Does the server cache get wiped (similarly to when you restart the SQL instance / machine) when you only restart the SQL Services themselves?
Yes it does. Since SQL Server is in charge of maintaining those caches, when you shut down SQL server's services, it releases the memory back to the operating system.
The behavior is no different between restarting the service alone or restarting the service due to rebooting the underlying operating system. Which information is wiped on such a restart?
- Query plans? Yes.
- Table/index data? Yes.
- Statistics? No.
(Query plans, which use statistics, will have to be recompiled, but statistics won't have to get re-created unless there was also some event or condition to trigger that (there are several).)
If you stop the service while a transaction is rolling back, you likely haven't accomplished anything, since rollback may just start again from where it left off (or it may have to start over completely, depending on the type of activity that is getting rolled back).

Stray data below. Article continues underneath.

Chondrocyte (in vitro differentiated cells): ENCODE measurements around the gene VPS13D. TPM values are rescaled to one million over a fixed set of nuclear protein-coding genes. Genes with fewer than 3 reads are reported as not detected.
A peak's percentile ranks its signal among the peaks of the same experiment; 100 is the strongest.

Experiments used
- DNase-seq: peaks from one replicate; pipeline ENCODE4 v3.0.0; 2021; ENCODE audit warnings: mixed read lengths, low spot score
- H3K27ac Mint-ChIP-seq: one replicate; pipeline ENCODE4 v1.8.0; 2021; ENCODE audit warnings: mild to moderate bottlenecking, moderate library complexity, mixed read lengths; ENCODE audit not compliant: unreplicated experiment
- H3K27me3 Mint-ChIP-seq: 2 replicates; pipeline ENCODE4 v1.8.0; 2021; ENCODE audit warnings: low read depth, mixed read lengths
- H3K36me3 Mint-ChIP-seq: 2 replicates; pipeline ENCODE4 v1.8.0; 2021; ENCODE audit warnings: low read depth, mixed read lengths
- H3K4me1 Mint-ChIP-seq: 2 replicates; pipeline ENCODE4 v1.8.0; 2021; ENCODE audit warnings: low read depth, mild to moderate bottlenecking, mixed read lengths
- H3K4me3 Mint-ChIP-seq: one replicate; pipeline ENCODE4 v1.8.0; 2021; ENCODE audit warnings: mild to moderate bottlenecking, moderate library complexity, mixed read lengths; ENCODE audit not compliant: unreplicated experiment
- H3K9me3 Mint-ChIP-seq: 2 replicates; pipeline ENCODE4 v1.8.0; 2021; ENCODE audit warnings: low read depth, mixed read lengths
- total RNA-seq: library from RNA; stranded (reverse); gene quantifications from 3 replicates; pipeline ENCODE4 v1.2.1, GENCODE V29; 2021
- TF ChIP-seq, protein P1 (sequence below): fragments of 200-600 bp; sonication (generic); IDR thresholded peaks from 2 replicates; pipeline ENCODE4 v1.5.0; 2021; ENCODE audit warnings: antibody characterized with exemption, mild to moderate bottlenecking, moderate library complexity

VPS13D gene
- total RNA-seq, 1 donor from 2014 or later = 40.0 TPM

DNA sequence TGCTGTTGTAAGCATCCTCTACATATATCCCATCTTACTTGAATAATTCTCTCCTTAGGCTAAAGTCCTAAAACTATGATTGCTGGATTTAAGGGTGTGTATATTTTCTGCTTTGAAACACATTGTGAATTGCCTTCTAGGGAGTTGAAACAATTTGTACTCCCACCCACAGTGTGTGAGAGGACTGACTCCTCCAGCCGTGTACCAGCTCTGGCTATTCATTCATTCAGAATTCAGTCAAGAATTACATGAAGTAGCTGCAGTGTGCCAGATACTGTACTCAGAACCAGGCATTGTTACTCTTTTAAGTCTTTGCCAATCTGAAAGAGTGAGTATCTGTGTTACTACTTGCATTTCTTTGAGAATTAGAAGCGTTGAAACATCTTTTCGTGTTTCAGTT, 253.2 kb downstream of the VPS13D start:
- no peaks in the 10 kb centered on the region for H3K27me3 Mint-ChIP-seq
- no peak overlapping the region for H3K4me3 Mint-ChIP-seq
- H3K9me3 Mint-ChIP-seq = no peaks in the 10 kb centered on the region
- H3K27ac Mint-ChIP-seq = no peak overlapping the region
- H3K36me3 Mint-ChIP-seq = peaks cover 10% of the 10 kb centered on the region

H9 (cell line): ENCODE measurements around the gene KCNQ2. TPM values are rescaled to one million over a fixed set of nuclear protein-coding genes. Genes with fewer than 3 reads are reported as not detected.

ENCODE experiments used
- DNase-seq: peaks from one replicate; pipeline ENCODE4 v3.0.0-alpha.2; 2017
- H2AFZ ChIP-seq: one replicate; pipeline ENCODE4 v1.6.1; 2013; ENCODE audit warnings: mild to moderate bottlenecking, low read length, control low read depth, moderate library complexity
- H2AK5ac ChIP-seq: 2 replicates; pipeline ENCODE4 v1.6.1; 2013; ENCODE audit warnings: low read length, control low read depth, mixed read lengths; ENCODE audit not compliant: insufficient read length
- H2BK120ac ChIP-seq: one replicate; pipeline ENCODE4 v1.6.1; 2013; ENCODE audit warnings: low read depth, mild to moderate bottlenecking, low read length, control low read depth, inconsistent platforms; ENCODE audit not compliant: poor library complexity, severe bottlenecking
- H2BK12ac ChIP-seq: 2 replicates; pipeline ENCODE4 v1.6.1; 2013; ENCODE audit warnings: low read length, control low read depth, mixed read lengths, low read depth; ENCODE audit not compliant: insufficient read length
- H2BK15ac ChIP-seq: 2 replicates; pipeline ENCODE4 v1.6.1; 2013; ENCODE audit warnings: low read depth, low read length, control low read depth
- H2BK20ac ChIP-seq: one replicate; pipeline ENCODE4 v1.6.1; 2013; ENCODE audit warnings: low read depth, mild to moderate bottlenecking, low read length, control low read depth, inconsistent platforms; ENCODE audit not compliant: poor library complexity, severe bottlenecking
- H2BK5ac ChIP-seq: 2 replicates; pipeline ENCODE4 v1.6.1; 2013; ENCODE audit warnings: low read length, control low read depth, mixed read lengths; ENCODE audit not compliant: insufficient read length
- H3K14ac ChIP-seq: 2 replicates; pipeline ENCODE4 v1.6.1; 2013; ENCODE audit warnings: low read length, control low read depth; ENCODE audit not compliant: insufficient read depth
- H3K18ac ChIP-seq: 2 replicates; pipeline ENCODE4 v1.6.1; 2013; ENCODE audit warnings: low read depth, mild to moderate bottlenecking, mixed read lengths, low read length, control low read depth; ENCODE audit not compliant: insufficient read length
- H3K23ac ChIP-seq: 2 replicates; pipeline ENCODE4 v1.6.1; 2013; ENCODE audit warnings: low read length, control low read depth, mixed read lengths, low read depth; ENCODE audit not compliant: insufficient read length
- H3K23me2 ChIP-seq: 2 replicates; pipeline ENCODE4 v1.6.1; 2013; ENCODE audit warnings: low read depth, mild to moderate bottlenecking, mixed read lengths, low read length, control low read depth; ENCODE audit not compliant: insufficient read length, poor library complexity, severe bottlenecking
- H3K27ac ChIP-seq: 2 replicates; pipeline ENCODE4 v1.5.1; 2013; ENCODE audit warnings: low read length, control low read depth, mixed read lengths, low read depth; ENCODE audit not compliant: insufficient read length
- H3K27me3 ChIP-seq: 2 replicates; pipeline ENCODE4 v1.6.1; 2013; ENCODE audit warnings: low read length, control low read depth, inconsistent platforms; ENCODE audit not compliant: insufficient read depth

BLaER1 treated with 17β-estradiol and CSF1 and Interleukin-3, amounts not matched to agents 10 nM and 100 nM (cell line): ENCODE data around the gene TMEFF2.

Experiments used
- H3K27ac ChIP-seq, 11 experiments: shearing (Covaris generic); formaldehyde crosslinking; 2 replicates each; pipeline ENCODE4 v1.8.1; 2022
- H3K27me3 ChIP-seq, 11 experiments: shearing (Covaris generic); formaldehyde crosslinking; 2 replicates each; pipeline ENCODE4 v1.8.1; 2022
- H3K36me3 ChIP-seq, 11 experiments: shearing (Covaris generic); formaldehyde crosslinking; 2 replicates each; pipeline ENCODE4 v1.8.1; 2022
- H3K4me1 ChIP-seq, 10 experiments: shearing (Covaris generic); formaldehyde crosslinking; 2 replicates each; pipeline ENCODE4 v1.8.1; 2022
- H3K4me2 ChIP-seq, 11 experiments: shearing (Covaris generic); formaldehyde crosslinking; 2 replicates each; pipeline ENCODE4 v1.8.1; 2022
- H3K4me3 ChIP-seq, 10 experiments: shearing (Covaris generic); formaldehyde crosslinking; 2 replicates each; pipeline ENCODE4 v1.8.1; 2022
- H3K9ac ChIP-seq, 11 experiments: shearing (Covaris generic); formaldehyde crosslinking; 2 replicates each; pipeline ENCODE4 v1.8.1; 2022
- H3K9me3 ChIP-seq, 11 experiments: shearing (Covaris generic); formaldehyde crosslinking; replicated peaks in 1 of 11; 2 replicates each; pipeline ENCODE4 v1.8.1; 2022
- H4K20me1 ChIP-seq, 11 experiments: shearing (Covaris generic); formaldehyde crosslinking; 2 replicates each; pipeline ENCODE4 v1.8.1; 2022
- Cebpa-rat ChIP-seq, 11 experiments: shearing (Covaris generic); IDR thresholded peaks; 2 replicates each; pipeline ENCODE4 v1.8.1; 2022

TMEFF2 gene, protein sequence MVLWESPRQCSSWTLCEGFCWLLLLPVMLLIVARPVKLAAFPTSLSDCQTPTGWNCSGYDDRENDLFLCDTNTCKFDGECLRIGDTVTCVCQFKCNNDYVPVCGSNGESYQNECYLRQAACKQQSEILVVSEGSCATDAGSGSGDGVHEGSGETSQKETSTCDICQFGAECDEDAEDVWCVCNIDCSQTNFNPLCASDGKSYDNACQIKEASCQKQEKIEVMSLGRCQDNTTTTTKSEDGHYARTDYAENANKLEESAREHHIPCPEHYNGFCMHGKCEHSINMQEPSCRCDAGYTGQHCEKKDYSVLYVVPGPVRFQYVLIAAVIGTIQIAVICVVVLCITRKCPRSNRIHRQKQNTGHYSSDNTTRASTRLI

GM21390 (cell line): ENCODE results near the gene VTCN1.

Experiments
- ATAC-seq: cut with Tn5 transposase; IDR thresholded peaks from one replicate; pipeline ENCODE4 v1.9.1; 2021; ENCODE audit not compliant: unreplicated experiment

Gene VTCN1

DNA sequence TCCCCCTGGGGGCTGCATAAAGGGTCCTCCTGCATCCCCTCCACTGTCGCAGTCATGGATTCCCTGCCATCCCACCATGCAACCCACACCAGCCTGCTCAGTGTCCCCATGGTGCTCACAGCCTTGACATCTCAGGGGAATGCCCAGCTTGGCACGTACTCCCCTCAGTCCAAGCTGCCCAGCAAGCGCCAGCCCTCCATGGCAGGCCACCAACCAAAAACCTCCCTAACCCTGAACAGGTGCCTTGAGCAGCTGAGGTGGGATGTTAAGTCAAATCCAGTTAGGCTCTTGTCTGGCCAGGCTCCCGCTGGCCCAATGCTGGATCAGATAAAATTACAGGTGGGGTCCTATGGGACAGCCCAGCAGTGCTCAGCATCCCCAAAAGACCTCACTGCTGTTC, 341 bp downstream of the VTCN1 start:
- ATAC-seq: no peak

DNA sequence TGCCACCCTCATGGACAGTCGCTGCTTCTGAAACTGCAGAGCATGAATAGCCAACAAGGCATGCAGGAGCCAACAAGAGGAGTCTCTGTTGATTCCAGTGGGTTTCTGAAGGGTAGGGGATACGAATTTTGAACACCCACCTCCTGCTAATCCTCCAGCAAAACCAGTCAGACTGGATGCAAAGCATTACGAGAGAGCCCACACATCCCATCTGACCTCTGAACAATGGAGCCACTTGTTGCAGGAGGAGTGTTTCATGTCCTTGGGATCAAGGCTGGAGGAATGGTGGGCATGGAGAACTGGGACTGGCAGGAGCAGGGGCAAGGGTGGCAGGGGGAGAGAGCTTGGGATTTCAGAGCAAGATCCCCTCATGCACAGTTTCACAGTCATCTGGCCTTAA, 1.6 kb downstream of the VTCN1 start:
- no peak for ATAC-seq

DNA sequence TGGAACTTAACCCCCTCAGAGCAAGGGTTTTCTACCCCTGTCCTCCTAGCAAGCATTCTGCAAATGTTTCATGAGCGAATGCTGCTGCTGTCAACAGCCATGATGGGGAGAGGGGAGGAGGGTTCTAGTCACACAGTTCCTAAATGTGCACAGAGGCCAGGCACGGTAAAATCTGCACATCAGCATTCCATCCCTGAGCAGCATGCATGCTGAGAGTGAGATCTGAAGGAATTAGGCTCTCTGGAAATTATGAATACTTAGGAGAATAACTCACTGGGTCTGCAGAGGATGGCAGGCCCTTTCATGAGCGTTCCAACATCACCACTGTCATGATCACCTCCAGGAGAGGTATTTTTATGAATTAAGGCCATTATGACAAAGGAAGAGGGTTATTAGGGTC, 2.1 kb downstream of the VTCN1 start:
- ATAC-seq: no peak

If you restarted the service because you got impatient waiting for a rollback to complete, that's probably an expensive lesson you'll only have to do one or two times before you stop trying. See:
sql server reserves operating system memory called buffer pool when starts. day to day workload increases the buffer pool and every page , cache, query stats,procedure stats etc are stored in buffer pool. this information reside in buffer pool untill following events happen.
- sql server/system restart
- dbcc dropcleanbuffers statement execute
- Memory pressure.
i hope this would help you to understand.